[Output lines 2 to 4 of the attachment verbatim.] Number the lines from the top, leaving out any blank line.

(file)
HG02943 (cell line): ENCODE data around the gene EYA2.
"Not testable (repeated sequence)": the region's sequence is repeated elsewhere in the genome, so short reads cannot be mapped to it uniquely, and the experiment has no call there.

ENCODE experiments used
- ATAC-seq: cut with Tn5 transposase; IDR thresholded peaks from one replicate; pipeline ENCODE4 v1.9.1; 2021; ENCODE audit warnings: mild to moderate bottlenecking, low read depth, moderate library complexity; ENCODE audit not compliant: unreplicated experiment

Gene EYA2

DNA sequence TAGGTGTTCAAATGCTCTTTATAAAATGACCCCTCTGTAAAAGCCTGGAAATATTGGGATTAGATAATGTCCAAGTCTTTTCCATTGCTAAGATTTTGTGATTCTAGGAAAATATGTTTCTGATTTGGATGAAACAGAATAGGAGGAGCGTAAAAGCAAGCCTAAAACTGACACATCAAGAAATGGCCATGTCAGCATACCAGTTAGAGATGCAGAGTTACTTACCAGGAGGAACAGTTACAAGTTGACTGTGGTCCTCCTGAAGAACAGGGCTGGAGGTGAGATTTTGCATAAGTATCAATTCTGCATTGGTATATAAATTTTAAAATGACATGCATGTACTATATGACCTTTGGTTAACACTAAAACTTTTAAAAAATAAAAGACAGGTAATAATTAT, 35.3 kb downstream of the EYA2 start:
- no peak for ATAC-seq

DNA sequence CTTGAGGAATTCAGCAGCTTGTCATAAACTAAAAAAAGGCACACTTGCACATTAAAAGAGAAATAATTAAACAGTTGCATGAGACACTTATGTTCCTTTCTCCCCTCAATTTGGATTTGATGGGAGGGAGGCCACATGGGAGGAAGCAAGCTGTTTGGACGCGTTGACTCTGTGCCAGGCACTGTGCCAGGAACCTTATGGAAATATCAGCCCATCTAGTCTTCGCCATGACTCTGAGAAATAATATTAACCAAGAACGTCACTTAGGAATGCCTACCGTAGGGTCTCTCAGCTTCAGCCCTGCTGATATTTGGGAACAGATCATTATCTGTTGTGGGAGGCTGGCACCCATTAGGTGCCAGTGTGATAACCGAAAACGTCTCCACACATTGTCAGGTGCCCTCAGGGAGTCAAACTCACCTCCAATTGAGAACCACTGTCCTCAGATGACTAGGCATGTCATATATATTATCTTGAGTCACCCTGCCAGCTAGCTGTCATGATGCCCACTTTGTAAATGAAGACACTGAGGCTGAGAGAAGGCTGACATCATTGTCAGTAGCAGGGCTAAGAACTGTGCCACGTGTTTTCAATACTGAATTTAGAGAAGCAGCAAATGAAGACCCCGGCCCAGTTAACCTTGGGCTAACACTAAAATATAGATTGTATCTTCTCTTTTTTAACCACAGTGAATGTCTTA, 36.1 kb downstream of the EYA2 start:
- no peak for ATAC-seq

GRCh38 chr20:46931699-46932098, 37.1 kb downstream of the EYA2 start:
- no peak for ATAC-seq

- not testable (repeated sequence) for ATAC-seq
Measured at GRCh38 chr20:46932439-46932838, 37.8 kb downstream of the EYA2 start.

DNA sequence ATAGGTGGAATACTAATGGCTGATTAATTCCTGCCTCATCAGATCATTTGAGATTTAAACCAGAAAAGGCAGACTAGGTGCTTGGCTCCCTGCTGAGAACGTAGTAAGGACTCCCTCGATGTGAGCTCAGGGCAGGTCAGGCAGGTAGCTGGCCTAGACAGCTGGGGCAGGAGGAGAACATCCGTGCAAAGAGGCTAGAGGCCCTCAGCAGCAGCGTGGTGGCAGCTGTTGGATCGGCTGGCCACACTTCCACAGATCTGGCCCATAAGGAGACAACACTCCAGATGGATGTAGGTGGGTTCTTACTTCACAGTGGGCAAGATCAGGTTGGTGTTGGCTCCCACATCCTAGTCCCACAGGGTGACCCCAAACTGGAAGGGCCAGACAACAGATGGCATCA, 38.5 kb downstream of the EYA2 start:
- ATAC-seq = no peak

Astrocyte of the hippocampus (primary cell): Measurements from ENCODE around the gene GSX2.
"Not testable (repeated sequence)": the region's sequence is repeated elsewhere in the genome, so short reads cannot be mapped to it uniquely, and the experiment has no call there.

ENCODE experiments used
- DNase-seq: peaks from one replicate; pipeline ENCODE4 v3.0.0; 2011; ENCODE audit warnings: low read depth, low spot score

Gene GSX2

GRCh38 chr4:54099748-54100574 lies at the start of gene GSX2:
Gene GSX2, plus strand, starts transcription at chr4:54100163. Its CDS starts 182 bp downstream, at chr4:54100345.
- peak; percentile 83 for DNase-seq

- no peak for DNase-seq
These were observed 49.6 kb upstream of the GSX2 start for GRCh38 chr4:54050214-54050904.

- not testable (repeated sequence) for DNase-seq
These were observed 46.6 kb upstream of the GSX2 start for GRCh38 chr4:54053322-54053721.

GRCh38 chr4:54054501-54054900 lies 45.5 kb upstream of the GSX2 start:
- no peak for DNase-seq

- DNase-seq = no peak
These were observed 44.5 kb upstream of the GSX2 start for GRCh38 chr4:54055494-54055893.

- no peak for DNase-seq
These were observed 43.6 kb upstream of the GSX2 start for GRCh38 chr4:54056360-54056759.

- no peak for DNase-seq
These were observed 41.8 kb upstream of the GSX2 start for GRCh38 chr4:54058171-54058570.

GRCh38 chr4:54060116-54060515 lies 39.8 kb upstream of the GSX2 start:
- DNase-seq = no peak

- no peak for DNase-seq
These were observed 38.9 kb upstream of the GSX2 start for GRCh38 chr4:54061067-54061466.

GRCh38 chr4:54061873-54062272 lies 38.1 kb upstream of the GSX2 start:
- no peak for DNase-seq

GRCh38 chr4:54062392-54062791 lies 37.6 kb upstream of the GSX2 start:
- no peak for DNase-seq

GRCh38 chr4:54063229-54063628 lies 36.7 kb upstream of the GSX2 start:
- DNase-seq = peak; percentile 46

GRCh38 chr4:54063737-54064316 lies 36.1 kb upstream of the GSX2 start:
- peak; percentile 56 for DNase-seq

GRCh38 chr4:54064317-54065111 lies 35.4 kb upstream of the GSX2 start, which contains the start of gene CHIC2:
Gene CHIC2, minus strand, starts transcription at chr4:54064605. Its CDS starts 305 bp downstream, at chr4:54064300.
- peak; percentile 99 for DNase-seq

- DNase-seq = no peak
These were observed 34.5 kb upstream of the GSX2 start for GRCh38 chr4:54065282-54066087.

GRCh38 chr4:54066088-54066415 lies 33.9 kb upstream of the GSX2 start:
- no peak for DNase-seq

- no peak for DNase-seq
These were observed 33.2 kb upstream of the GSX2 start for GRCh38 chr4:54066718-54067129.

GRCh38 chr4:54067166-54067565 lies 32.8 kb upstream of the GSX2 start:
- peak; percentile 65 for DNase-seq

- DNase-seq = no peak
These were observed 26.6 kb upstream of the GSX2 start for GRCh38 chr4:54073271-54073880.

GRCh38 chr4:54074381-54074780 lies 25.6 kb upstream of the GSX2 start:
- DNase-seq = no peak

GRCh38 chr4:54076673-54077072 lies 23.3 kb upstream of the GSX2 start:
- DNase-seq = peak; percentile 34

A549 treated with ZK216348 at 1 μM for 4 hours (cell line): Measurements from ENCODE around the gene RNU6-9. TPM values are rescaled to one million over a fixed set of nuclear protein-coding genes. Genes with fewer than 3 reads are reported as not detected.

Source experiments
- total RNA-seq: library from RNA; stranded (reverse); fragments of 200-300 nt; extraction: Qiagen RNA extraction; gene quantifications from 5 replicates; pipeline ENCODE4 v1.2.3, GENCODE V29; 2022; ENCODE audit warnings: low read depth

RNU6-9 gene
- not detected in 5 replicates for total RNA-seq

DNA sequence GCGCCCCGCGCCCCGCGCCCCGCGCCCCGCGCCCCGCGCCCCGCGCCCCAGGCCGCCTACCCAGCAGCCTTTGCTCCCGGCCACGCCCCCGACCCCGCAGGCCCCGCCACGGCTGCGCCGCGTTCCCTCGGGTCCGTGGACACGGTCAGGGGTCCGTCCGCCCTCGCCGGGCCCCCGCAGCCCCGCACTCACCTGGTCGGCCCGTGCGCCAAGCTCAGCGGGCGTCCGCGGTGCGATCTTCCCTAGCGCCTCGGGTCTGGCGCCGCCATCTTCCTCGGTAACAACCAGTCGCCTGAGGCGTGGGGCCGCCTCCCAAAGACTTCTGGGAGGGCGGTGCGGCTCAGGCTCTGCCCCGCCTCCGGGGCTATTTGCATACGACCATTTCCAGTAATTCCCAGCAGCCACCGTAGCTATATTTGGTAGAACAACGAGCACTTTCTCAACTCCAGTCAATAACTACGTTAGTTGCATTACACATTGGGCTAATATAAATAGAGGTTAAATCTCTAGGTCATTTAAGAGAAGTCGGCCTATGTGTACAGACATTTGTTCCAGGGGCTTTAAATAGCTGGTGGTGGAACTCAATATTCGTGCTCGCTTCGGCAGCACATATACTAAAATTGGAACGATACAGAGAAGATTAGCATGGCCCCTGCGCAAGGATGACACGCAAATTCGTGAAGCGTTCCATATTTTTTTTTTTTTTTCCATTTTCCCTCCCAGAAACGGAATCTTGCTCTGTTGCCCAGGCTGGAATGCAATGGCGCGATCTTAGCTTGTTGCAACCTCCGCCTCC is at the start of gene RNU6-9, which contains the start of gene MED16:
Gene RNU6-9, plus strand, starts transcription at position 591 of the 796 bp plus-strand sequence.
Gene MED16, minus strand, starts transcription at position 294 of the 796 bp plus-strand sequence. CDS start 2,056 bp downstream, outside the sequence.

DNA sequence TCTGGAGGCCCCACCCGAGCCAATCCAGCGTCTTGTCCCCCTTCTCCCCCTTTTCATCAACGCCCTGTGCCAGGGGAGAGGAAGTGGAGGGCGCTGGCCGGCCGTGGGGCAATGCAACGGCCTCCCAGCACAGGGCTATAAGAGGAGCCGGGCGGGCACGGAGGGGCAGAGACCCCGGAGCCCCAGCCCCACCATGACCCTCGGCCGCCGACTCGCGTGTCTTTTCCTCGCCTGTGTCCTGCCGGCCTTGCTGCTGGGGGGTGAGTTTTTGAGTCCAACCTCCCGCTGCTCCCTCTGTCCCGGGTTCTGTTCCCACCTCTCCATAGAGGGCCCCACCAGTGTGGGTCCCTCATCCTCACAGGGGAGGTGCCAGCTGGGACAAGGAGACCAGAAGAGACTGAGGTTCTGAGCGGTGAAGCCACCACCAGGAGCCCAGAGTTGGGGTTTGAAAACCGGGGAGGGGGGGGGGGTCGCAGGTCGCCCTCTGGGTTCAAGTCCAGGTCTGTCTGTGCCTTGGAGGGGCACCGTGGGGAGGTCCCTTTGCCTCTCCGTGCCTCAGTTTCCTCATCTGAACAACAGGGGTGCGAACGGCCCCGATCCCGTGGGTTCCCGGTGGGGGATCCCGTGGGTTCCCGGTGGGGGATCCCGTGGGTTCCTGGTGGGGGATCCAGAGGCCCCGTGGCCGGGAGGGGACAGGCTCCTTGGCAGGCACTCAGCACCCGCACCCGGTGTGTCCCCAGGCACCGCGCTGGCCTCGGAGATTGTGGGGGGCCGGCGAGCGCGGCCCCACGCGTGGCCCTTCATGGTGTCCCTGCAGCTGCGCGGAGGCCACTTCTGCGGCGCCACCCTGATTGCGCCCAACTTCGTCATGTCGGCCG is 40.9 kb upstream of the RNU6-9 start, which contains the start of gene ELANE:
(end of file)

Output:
"Not testable (repeated sequence)": the region's sequence is repeated elsewhere in the genome, so short reads cannot be mapped to it uniquely, and the experiment has no call there.

ENCODE experiments used
- ATAC-seq: cut with Tn5 transposase; IDR thresholded peaks from one replicate; pipeline ENCODE4 v1.9.1; 2021; ENCODE audit warnings: mild to moderate bottlenecking, low read depth, moderate library complexity; ENCODE audit not compliant: unreplicated experiment